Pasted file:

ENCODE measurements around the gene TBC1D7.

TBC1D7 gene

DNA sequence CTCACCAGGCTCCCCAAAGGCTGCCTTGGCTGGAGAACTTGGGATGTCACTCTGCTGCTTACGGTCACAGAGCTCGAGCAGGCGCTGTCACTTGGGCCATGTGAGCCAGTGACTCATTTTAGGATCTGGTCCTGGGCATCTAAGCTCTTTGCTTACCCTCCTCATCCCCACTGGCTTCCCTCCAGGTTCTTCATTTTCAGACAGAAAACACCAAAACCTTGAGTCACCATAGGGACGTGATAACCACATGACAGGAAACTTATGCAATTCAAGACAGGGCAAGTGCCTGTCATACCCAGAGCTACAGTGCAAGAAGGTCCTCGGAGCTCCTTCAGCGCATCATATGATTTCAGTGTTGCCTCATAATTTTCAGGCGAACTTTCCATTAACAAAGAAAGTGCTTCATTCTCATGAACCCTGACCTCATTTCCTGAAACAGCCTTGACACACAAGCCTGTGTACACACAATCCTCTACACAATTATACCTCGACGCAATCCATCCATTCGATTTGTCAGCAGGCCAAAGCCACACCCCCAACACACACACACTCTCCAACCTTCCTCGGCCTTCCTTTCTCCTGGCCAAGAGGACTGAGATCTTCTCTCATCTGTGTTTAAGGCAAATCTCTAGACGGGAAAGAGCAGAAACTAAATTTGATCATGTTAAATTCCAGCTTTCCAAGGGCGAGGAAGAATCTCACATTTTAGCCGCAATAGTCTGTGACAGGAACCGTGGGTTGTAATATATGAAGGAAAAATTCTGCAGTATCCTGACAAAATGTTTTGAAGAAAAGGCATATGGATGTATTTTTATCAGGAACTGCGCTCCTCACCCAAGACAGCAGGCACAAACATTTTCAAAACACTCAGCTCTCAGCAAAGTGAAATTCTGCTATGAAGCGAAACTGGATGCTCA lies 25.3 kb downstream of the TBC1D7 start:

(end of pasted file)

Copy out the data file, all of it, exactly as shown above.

ENCODE measurements around the gene TBC1D7.

TBC1D7 gene

DNA sequence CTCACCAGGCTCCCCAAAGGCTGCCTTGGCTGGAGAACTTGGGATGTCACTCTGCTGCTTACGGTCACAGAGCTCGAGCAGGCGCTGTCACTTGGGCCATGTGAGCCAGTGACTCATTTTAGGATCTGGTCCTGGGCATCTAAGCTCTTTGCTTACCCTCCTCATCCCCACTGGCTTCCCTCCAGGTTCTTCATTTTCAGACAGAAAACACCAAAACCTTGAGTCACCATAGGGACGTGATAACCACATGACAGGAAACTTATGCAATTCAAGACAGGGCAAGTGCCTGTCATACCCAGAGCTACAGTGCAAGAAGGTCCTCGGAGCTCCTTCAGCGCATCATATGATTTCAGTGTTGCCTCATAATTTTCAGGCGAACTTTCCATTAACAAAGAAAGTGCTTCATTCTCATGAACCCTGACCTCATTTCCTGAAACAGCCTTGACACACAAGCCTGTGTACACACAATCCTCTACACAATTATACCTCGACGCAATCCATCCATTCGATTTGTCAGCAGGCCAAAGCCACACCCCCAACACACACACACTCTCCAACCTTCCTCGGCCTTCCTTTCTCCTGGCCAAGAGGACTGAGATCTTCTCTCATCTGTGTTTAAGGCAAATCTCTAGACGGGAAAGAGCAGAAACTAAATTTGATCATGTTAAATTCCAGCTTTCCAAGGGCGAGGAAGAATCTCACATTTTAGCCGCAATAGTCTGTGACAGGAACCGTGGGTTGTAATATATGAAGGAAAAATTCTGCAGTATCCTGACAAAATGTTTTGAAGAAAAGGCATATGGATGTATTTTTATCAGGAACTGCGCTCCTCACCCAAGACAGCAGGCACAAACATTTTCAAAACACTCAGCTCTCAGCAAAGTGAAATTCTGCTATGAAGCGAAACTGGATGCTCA lies 25.3 kb downstream of the TBC1D7 start: